Loan-to-Value Ratio

Your guide to understanding the loan-to-value ratio and how it affects your mortgage rate.

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Written By Alexandra Bosanac


Loan-to-value ratio

Loan-to-value ratio, also known as LTV, refers to the ratio between the value of a loan and the asset it’s secured against. LTV is one of the key metrics lenders use to assess risk before approving loans.

Practically speaking, when you apply for a mortgage to pay for a new home or property, LTV initially represents the amount you borrow versus the amount you pay yourself (i.e., your down payment). Your LTV ratio will change as you pay off your mortgage and as your property value increases or decreases.

For lenders, high LTVs carry greater risk, so your LTV can have a big impact on your mortgage. Your personal LTV ratio will determine whether you’re approved for the loan, how much interest you’ll be charged, and whether you’ll pay additional fees to cover mortgage default insurance.

Calculating your loan-to-value ratio

To calculate your loan-to-value ratio, simply divide the mortgage amount by the full value of the property.

As an example, if you made a down payment of $150,000 on a house valued at $600,000, you would need a loan for $450,000 to make the purchase. So, $450,000 divided by $600,000 is 0.75, or 75%. This means you made a 25% down payment and your lender financed the rest at a loan-to-value ratio of 75%.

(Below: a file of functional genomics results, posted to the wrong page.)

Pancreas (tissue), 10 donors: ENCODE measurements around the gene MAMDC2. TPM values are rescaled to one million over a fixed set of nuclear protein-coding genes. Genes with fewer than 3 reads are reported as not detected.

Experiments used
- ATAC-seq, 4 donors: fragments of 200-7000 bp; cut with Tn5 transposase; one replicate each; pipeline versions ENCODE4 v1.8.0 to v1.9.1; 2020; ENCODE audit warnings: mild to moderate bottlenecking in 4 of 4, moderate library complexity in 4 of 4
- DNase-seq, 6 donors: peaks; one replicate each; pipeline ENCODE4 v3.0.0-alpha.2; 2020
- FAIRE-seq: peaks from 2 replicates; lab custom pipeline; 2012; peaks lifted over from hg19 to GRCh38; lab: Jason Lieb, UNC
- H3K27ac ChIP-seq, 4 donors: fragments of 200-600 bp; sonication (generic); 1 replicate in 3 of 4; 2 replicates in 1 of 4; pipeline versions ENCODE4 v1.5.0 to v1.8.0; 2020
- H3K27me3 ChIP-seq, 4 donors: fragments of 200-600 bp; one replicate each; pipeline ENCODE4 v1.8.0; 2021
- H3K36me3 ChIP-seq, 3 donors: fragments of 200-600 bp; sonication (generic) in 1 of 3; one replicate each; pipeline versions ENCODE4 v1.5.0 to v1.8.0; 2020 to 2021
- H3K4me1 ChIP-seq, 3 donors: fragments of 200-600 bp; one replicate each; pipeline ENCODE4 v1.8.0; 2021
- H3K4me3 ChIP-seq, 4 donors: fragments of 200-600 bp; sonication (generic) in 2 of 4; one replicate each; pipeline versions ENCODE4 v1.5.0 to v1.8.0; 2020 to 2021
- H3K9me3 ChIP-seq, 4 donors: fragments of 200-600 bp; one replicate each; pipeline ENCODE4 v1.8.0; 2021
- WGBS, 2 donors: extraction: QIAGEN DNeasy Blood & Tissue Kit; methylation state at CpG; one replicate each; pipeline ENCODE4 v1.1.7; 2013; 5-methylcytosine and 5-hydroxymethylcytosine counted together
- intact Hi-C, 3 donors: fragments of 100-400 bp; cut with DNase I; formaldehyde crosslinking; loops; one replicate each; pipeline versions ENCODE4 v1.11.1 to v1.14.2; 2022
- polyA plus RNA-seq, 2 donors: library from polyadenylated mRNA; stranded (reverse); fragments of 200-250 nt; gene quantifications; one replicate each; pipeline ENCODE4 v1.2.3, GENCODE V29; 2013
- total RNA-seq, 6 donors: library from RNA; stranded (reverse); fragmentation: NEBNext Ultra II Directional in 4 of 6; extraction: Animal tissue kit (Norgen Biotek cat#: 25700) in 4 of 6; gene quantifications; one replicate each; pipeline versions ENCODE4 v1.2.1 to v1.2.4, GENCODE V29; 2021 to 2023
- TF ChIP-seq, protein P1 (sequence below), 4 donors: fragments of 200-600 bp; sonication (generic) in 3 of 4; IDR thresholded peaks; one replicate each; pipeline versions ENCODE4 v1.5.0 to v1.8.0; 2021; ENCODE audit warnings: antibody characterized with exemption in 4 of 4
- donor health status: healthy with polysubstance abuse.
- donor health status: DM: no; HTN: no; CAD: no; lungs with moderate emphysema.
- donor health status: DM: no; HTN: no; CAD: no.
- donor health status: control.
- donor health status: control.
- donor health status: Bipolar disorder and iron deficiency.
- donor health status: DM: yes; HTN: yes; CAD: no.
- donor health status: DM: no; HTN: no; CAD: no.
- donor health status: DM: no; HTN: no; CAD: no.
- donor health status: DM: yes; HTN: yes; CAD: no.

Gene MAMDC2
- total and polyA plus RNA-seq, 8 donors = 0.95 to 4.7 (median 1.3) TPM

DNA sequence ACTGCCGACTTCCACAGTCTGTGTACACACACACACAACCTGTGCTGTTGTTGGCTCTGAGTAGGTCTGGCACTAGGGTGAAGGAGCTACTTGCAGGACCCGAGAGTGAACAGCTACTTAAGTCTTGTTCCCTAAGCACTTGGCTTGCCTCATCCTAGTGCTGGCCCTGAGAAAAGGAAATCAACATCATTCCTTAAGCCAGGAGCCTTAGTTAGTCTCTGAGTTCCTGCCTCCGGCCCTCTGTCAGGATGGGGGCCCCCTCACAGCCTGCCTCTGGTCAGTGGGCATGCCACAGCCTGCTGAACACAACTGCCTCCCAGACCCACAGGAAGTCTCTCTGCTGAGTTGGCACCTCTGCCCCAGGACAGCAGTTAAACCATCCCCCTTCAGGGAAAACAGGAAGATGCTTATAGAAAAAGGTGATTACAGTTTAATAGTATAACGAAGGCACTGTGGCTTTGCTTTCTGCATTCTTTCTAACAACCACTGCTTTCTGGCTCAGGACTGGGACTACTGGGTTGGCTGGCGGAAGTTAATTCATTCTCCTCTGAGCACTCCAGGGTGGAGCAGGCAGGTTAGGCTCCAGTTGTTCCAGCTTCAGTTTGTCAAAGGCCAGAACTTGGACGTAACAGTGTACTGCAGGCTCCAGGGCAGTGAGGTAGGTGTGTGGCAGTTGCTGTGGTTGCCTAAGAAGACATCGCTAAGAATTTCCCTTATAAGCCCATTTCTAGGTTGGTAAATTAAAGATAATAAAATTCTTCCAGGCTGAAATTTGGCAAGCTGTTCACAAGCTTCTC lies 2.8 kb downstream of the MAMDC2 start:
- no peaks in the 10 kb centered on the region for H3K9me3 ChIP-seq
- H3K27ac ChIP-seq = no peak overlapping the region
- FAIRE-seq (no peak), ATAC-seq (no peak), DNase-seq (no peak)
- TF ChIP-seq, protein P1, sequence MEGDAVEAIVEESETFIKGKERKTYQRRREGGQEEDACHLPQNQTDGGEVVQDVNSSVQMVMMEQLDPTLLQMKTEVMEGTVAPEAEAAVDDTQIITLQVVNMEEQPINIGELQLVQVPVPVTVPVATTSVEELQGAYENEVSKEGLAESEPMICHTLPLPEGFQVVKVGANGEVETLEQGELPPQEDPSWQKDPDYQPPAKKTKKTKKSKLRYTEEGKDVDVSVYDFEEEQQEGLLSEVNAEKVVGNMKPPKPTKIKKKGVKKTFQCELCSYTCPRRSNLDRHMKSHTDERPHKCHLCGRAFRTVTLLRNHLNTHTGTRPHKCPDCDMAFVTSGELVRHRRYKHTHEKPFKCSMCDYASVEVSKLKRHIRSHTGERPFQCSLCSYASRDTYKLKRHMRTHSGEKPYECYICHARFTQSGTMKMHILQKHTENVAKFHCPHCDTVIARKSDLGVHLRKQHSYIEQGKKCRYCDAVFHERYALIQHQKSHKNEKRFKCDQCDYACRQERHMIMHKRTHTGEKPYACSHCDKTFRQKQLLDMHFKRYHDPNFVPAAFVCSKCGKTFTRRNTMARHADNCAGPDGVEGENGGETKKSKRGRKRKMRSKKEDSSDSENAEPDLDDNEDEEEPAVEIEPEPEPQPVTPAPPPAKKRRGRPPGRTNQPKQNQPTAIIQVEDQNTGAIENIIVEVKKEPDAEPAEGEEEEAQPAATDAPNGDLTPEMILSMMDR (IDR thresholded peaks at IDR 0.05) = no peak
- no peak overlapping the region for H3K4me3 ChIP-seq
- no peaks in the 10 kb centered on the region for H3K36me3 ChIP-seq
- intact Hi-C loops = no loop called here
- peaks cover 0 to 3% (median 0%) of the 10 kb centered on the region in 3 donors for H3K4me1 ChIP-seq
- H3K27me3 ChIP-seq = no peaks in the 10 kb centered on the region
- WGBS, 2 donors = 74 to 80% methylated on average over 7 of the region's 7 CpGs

High and low ratio mortgages

What is a high-ratio mortgage?

High-ratio mortgages (mortgages with LTVs of 80% or higher) carry greater financial risk to the lender, as borrowers with high loan-to-value have a greater chance of defaulting on their loans. On top of that, since the lender has covered a much larger share of the purchase, they are more likely to take a loss if the borrower is unable to make payments. To offset this risk, you will be required to pay extra fees for mortgage default insurance. This insurance is then paid out to the lender if you default on the loan; even though you are the one required to pay the insurance premium, you are not the beneficiary. One benefit to paying for mortgage default insurance is that it ensures your lender is taking on less risk, so they will usually give you a low interest rate despite your high LTV.

In Canada, additional limits and requirements are placed on high-ratio mortgages to protect both lenders and borrowers. They are:

  • A 25-year maximum amortization period,
  • A $1 million maximum purchase price,
  • Payment limits based on the borrower’s total debt service (TDS) ratio. For example, traditional lenders will ensure that high-ratio borrowers spend no more than 30% to 32% of their gross annual income on mortgage expenses, such as principal, interest, property taxes, heating costs and condo fees.

While general guidelines suggest a maximum GDS/TDS of 32%/40%, the maximum limit used by most lenders for borrowers with good credit and reliable income is 39%/44%.

If you are comfortable accepting the limitations placed on high-ratio borrowers and can provide ample evidence that you will be able to keep up with your mortgage payments, lenders will often be willing to accept an LTV of up to 95%. This means you can buy a house even if you only have enough money to cover a small down payment. In Canada, you can get a mortgage with as little as 5% down. Use our mortgage calculator to see if you’ll be able to manage payments on a high-ratio mortgage.